15. ‘The Maiden Flight of McCauley’s Bellerophon’ by Elizabeth Hand, in Stories, ed. Neil Gaiman and Al Sarrantonio

14. ‘The Cottage on the Hill’ by J. Robert Lennon, in Electric Literature November 2012

13. ‘Survivor Type’ by Stephen King, in The Mammoth Book of Body Horror

12. ‘Broken Angel’ by Gary William Murning, Amazon Exclusive Short

11. ‘Catherine and the God Market’ by Shiela Adamson, in The Road Unravelled, Earlyworks Press

10. ‘The Devil on the Staircase’ by Joe Hill, in Stories, ed. Neil Gaiman and Al Sarrantonio

9. ‘Walking Wounded’ by Michael Marshall Smith, in The Mammoth Book of Body Horror

8. ‘Amanuensis’ by Wynn Wheldon, in Prole 7

7. ‘Changes’ by Neil Gaiman, in The Mammoth Book of Body Horror

6. ‘Inertia’ by Stephen Bacon, in Wordland zine from The Exaggerated Press, Issue 1

5. ‘Fruiting Bodies’ by Brian Lumley, in The Mammoth Book of Body Horror

4. ‘She Murdered Mortal He’ by Sarah Hall, in Granta 117: Horror

3. ‘The Discord of Being’ by Alison J Littlewood, in Where are we Going? Anthology, ed. Allen Ashley

2. ‘Philanthropy’ by Suzanne Rivecca, in Granta 120: Medicine

1. ‘Fringe’ by Jen Campbell, in ShortFICTION 5

Honourable mentions to:

‘Afternoon Show’ by Edith O’ Deer in The Horror Zine; ‘The Special Advisor’ by Tania Hershman in Five Dials 25b; ‘The Great Switcheroo’ by Roald Dahl in Switch Bitch; ‘Catch and Release’ by Lawrence Block in Stories, ed. Neil Gaiman and Al Sarrantonio; ‘The Hide’ by Sarah Smith in Duality 6, ‘Home’ theme, ed. Alec Beattie; ‘The Goldrush’ by Louis Malloy in ShortFICTION 5; ‘Dead Countries’ by Gary Budgen in Where are we Going? Anthology, ed. Allen Ashley; ‘The Job Catcher’ by Darren Dillman in Prole 7; ‘The O’ Malley Portrait, Oil on Canvas, Late 21st Century’ by Michael Heery in The Road Unravelled, Earlyworks Press; ‘Scarred’ by Deb Hoag in Terror Scribes; ‘Stalling an Ambush’ by Emma Lee in Sein und Werden July 2012 – The Unnatural World;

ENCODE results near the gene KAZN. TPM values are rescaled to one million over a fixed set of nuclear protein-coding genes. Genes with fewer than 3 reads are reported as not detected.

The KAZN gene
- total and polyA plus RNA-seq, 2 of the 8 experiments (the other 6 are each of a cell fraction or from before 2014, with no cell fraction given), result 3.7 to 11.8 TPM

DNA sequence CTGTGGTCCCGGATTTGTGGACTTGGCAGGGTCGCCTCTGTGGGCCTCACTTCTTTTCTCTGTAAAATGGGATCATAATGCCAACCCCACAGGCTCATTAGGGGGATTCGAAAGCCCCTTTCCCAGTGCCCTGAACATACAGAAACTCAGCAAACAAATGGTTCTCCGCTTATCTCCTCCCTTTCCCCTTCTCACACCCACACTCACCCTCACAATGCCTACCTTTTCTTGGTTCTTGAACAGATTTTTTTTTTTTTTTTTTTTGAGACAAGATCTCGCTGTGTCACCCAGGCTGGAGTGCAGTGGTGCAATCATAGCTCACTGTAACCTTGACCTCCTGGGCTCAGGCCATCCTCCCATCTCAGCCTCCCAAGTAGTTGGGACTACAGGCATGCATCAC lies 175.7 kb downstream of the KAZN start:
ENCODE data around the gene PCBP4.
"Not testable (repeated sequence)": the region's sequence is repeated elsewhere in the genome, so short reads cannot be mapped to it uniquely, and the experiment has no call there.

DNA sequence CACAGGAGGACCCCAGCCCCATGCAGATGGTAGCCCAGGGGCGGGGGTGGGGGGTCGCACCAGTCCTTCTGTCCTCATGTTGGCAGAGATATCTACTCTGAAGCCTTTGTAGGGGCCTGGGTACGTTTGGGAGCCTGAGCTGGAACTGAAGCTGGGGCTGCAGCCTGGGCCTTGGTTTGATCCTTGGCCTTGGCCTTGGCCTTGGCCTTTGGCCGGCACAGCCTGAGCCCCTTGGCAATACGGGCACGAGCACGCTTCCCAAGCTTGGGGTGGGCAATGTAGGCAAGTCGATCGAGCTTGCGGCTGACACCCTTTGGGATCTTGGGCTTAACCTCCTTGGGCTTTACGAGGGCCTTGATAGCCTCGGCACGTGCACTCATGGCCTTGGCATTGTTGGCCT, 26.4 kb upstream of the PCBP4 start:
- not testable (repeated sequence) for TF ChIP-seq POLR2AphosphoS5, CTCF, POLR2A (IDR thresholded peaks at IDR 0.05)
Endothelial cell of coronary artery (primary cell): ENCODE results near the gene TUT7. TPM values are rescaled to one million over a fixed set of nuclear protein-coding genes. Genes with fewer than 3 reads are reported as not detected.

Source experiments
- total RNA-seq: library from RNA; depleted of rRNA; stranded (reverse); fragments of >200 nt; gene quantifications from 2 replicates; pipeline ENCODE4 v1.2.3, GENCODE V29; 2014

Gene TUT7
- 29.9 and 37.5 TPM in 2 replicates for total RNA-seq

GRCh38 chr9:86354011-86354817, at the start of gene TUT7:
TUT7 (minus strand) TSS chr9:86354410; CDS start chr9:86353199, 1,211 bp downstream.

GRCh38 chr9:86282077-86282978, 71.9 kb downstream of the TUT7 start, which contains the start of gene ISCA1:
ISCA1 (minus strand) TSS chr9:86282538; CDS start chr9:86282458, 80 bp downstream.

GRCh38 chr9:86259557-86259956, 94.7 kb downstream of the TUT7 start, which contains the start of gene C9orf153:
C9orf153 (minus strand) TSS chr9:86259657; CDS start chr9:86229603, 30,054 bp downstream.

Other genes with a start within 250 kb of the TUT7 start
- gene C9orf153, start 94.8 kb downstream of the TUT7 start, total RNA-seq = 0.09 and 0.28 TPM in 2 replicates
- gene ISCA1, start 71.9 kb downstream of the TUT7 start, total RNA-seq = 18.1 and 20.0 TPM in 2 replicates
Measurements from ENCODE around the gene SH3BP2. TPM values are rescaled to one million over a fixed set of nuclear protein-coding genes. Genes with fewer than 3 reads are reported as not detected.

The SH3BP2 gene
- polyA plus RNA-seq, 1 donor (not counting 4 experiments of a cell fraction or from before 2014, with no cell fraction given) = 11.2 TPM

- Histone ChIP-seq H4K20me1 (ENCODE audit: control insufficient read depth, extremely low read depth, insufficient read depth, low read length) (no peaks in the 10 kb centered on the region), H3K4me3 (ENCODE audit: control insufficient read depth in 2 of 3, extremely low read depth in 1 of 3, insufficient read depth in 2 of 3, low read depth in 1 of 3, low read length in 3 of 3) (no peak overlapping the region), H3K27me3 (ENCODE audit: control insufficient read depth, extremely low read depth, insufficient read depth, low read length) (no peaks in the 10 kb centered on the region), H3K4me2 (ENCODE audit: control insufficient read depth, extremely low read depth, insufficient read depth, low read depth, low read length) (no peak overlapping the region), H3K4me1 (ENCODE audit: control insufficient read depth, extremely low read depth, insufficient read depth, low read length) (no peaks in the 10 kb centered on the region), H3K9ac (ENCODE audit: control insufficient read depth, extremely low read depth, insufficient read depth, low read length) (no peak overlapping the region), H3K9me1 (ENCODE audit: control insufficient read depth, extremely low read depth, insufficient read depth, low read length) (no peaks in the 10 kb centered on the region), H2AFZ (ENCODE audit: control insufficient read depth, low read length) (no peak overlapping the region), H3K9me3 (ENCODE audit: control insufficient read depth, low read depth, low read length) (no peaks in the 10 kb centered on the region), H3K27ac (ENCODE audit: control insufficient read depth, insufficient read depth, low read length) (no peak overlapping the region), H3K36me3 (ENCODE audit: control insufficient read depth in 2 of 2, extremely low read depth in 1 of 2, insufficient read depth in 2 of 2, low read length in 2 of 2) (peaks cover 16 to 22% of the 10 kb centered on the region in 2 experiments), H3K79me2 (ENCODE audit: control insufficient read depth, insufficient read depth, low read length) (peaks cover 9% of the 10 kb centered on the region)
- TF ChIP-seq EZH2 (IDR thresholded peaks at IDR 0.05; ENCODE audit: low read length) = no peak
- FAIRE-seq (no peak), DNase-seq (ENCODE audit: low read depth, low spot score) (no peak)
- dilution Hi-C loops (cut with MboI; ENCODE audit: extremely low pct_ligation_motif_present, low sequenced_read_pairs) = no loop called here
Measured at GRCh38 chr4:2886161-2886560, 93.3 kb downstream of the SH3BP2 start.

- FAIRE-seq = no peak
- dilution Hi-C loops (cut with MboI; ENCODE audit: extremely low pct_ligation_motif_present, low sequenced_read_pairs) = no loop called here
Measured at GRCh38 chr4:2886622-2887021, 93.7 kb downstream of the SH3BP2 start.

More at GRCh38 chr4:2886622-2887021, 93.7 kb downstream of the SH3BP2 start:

December is a time, for many, of gargantuan feasts, of troughing through bucketloads of meat n veg n cake n chocolate, followed by cheese and biscuits and wafer thin mints. All of that washed down with beer, wine, brandy, eggnog, cider, and whatever’sleftinthecupboard, as well as a handful of those miniature chocolate liquors. It’s a hellish time for the body, what with the sproutfarts and muffintops in abundance, and all topped off with that Christmas jumper your Aunt bought you and you just have to wear. And then you take a peek at the photos some family member has rattled off on their mobile phone or tablet or gravestone and your maw gapes into a silent scream at the sight of yourself, a monster.